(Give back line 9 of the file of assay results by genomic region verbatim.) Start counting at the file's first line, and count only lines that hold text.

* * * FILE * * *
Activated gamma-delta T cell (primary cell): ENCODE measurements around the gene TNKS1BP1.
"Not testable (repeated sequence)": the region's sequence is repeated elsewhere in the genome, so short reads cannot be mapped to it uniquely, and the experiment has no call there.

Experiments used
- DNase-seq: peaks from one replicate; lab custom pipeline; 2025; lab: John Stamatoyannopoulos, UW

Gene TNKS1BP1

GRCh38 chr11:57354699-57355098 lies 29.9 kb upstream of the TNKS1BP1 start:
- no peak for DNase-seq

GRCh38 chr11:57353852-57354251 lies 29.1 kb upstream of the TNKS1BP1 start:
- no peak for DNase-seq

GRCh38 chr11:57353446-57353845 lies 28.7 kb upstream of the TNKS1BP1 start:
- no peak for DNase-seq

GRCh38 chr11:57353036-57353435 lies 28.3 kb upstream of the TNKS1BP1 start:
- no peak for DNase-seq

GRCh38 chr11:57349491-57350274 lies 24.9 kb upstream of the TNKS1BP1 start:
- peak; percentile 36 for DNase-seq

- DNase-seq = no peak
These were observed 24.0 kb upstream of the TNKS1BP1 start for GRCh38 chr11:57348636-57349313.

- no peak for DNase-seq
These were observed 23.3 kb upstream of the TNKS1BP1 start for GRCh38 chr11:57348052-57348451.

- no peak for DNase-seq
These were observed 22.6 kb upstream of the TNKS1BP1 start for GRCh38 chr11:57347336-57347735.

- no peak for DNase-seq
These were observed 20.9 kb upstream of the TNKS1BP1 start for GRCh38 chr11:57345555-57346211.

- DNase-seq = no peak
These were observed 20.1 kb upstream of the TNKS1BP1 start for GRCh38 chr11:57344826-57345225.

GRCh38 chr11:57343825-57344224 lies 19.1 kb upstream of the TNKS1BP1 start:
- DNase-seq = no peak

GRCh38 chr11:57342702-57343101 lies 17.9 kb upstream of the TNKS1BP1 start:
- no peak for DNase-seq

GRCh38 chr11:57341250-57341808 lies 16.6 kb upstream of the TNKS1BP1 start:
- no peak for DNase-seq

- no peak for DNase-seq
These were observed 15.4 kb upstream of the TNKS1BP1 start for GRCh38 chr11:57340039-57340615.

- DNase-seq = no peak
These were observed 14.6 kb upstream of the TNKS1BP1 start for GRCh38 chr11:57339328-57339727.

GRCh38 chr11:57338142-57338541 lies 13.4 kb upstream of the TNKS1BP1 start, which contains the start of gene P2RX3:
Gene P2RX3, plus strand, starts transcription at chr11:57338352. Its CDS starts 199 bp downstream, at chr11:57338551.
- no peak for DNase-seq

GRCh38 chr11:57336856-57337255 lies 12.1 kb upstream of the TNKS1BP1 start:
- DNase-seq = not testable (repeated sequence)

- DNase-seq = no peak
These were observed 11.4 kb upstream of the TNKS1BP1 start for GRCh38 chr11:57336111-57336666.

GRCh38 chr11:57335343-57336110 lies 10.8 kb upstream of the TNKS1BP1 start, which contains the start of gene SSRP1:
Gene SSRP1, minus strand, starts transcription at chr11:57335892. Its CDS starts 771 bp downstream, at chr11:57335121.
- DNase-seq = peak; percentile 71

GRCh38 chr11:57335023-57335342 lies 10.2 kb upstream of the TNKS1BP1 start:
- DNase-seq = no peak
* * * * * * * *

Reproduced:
- no peak for DNase-seq